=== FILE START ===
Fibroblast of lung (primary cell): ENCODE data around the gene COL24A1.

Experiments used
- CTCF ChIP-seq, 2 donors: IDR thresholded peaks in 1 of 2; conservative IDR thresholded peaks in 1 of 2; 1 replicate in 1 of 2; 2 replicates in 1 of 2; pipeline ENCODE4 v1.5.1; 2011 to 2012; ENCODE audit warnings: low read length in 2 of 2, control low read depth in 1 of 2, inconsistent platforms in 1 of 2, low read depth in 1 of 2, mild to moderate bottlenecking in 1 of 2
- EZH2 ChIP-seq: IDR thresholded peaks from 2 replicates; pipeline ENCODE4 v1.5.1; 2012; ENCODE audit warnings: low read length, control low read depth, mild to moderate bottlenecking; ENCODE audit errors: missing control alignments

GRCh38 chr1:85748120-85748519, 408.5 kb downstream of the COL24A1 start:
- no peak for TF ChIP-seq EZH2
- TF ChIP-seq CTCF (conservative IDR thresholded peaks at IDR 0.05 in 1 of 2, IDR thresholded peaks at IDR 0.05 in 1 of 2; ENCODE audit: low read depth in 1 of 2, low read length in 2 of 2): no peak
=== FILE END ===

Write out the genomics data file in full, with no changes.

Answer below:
Fibroblast of lung (primary cell): ENCODE data around the gene COL24A1.

Experiments used
- CTCF ChIP-seq, 2 donors: IDR thresholded peaks in 1 of 2; conservative IDR thresholded peaks in 1 of 2; 1 replicate in 1 of 2; 2 replicates in 1 of 2; pipeline ENCODE4 v1.5.1; 2011 to 2012; ENCODE audit warnings: low read length in 2 of 2, control low read depth in 1 of 2, inconsistent platforms in 1 of 2, low read depth in 1 of 2, mild to moderate bottlenecking in 1 of 2
- EZH2 ChIP-seq: IDR thresholded peaks from 2 replicates; pipeline ENCODE4 v1.5.1; 2012; ENCODE audit warnings: low read length, control low read depth, mild to moderate bottlenecking; ENCODE audit errors: missing control alignments

GRCh38 chr1:85748120-85748519, 408.5 kb downstream of the COL24A1 start:
- no peak for TF ChIP-seq EZH2
- TF ChIP-seq CTCF (conservative IDR thresholded peaks at IDR 0.05 in 1 of 2, IDR thresholded peaks at IDR 0.05 in 1 of 2; ENCODE audit: low read depth in 1 of 2, low read length in 2 of 2): no peak